Scientific name:
Gorilla gorilla gorilla

Conservation Status:
Western lowland gorillas are critically endangered, with approximately 100,000 remaining in the wild.

Where to see them in the zoo:
The Ford African Rain Forest

Fun Facts:

Zoo Atlanta exhibits the nation’s largest gorilla collection. Visit our Meet the Gorillas page

Each gorilla has a unique and different nose print, just like humans have different fingerprints. No two are alike!

Gorillas don’t drink water in the wild. They get the water they need from the food they eat.


 Western Lowland Gorilla

Gorilla Charlie

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Watch a gorilla keeper talk
Gorillas are the largest primates. Adult males weigh 350-450 pounds and can stand up to six feet upright; adult females weigh 150-250 pounds and up to four feet upright. A newborn weighs 3-5 pounds.
Western lowland gorillas live in the tropical forests of West Africa. Countries include Cameroon, Nigeria, Central African Republic, Angola, Gabon, Republic of Congo and Equatorial Guinea.
Gorillas live in groups called troops. Each troop has a dominant male leader called a silverback – so named for the silver hair on his back. The silverback is the protector of the troop. There can also be several younger males (called blackbacks), along with multiple females and their offspring. A typical gorilla day consists of eating, playing, relaxing, traveling (eating on the way, of course) and sleeping. Gorillas make a new nest to sleep in every night.
Gorillas are herbivores (plant eaters). They eat leaves, seeds, fruits, flowers, and plant shoots. Sometimes gorillas eat ants. Gorillas eat 40-50 pounds of food a day. Of the four types of gorillas, western lowland gorillas eat the most fruit.
Gorillas are born after approximately 9 months of gestation (just like humans). Newborn babies weigh 3-5 pounds and cling to their mothers’ hair immediately. Females usually give birth to a single offspring, although occasionally twins can be born. Zoo Atlanta is home to the only mother-reared twins in captivity! Mothers will hold their babies all the time for about the first four months of life. Infants start trying solid foods around 6 months of age but nurse until they are 3 or 4 years old. 
Both males and females often leave the group they are born in, usually at the time they reach sexual maturity (roughly 8-10 years old for females and 13-15 for males). Gorilla females will leave their birth troops to live in other troops, whereas gorilla males become solitary and try to start families of their own. Gorillas in the wild can live 30 to 40 years, whereas gorillas in captivity can live 40 to 50 years. The oldest gorilla to live in captivity reached an estimated 55 years.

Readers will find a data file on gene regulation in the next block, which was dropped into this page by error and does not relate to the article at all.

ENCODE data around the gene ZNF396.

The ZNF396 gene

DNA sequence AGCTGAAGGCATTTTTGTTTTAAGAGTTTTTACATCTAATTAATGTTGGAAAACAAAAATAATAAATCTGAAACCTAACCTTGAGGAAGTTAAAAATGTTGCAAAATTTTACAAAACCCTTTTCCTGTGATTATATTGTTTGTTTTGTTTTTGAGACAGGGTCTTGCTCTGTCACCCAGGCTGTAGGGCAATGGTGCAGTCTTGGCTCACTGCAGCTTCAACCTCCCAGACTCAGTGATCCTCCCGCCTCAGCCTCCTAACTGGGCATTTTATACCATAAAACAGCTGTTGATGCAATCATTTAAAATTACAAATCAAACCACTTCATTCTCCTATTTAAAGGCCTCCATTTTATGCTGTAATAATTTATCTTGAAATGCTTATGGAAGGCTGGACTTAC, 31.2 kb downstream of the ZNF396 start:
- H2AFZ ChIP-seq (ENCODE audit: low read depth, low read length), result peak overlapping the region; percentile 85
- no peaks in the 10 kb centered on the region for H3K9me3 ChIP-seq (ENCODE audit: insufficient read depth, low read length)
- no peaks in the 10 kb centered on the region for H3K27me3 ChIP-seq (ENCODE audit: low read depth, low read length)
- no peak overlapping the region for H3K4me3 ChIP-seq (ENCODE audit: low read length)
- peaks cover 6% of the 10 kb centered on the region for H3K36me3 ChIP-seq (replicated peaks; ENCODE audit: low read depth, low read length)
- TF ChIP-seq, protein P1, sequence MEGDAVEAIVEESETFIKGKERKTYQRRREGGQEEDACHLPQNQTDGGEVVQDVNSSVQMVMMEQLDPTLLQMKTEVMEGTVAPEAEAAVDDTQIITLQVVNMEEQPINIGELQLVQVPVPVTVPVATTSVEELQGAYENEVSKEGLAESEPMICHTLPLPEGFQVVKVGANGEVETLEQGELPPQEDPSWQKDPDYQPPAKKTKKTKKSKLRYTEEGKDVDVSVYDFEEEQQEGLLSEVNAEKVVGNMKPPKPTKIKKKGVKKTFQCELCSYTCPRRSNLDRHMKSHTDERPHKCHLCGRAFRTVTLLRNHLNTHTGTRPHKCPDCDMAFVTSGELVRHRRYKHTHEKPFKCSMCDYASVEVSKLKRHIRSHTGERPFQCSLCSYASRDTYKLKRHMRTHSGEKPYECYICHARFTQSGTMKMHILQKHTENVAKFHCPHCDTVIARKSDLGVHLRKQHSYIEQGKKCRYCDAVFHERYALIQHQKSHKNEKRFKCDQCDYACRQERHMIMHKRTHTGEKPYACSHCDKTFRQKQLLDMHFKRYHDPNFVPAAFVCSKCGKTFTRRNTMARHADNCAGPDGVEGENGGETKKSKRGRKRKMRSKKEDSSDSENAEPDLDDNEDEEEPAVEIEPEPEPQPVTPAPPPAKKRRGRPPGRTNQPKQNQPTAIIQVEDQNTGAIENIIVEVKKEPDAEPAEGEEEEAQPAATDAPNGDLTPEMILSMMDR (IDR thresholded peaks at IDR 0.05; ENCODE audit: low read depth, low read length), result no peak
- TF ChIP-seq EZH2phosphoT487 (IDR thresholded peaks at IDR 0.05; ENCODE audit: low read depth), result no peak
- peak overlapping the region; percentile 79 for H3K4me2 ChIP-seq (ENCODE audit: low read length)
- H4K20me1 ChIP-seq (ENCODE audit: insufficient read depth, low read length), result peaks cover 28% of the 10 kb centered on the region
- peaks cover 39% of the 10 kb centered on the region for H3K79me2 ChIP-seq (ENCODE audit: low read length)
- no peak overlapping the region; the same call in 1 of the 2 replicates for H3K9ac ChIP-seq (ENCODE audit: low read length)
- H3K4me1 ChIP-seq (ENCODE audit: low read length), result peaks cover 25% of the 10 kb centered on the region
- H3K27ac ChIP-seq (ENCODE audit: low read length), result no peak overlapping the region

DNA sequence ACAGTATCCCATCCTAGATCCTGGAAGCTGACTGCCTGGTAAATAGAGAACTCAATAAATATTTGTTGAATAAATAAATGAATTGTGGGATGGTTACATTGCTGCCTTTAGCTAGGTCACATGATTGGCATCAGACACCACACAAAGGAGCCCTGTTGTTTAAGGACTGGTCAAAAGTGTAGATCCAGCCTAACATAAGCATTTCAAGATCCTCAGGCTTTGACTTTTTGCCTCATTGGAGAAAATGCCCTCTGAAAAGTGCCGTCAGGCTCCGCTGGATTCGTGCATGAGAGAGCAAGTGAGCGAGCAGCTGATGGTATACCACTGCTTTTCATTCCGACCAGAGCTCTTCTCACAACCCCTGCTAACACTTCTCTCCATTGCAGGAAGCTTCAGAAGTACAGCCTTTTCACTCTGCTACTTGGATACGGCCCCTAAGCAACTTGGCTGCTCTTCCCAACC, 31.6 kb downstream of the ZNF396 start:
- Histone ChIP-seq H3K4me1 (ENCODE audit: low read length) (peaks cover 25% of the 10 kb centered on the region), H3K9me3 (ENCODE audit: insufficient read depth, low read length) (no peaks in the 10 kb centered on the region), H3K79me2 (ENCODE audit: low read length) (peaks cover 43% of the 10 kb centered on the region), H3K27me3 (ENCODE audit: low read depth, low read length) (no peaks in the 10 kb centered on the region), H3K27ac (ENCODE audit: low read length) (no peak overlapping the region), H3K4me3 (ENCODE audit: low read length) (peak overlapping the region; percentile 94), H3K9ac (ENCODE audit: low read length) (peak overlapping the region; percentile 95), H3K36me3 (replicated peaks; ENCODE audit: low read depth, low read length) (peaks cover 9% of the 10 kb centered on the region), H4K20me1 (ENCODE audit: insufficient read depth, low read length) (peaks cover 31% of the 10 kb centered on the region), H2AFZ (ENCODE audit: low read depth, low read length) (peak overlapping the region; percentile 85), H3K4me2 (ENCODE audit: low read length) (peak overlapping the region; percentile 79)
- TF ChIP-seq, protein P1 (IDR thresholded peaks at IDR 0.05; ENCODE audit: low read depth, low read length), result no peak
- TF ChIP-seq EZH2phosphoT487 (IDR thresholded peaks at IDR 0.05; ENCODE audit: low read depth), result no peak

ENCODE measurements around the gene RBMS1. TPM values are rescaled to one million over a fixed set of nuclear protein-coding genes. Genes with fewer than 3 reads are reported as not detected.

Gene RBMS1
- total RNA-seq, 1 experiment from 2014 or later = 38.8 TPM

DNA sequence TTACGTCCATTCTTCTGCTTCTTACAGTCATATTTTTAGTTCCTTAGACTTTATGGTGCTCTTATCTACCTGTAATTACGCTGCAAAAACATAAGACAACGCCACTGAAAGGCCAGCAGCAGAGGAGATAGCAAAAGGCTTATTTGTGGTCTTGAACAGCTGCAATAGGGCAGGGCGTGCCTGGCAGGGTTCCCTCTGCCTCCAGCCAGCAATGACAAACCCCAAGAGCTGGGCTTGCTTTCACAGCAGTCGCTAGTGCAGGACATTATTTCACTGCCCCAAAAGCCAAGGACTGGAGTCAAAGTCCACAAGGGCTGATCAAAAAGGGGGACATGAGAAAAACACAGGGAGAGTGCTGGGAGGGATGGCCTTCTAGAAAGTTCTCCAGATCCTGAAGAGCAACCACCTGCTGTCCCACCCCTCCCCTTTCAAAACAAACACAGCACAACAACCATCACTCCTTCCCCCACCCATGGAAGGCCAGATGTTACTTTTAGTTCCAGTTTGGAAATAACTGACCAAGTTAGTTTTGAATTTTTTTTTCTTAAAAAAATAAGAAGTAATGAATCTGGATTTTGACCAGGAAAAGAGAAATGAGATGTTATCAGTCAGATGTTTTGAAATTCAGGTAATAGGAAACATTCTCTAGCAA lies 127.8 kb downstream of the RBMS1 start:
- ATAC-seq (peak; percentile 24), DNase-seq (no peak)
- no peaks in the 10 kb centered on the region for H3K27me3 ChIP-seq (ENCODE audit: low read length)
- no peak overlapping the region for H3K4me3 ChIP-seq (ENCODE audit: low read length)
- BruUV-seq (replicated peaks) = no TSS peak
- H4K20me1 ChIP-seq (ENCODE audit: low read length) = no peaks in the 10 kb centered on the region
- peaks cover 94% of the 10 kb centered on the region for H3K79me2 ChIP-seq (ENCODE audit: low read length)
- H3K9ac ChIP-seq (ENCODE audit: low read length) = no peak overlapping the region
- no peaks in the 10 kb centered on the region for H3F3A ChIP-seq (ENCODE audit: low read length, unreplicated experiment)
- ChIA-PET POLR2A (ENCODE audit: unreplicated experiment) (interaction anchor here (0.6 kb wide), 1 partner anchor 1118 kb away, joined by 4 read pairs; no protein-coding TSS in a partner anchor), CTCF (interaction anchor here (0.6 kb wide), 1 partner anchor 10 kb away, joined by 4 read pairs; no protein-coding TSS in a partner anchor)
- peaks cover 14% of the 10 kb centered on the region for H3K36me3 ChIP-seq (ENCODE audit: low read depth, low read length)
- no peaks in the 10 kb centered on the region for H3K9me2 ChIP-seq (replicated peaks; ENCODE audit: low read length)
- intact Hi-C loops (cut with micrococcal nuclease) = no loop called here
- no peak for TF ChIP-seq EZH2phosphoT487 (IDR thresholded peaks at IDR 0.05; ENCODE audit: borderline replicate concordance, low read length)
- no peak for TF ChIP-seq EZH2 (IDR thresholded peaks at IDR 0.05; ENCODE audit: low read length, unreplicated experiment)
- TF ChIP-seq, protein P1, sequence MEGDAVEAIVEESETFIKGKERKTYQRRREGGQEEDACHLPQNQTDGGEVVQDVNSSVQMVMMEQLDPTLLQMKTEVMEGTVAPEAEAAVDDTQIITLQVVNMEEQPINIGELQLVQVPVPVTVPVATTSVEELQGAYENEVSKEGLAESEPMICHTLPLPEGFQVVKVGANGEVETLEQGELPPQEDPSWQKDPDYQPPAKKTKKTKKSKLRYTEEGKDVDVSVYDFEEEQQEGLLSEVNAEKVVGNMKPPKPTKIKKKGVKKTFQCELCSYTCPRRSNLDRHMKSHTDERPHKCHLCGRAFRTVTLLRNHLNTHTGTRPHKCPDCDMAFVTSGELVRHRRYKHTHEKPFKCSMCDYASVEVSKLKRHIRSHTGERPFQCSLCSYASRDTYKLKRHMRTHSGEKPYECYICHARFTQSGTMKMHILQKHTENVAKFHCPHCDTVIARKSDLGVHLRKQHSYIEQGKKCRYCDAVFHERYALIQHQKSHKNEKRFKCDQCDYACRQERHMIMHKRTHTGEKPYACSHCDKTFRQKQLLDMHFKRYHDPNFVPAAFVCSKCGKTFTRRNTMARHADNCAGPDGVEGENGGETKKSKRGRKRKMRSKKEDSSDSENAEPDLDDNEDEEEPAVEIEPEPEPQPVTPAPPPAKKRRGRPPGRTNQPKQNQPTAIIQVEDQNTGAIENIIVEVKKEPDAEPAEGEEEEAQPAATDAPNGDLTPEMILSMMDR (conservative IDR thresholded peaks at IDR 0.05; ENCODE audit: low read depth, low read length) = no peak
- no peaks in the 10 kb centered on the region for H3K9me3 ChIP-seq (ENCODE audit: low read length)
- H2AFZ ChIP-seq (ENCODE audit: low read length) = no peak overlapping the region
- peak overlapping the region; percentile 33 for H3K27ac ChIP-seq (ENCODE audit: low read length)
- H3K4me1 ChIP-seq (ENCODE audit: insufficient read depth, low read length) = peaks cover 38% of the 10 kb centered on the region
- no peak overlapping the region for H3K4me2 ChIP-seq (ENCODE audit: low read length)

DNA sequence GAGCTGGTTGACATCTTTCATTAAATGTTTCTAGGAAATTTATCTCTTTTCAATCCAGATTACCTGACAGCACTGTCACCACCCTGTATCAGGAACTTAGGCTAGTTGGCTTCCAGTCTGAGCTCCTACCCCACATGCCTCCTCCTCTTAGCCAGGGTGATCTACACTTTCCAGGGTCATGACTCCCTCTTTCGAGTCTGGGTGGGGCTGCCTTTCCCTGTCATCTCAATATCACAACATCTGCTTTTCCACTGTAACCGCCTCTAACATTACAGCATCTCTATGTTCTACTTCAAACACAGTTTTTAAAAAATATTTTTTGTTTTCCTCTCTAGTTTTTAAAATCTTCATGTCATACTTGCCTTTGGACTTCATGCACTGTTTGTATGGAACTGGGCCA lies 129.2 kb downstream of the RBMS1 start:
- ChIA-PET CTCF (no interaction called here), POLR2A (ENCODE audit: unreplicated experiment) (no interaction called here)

Neighbors in the wild:
Chimpanzees, drills, colobus monkeys, Schmidt’s guenons, African elephants, African grey parrots, sitatunga antelope
Population status and threats:
Gorillas face many threats. The trees in their forest homes are being cut down for timber or to make way for agricultural farms. Minerals like gold and tin are also mined from the forest, destroying even more of their habitat and polluting streams.
Poaching is another serious problem. Unfortunately, gorilla meat is a delicacy in western Africa and is eaten as a status symbol, like caviar. Gorilla meat may even be found in city restaurants there.
Disease also threatens gorillas. Gorillas are susceptible to many human illnesses, and they can catch these diseases when people go into the forest to gather food or water or to take a tour. The deadly Ebola virus is a serious problem for western gorillas. In some areas, up to 95 percent of gorillas have died from Ebola.
Zoo Atlanta Conservation Efforts:
Zoo Atlanta helps conserve gorillas in the wild through serving as home to the international headquarters of The Dian Fossey Gorilla Fund (DFGFI). The mission of DFGFI is to protect gorillas and their habitats in Africa. By providing free space and technical support to DFGFI, Zoo Atlanta enables the organization to allot more funds toward conserving gorillas in the wild. 
Zoo Atlanta also has a very successful cell phone recycling program, with all proceeds benefiting DFGFI.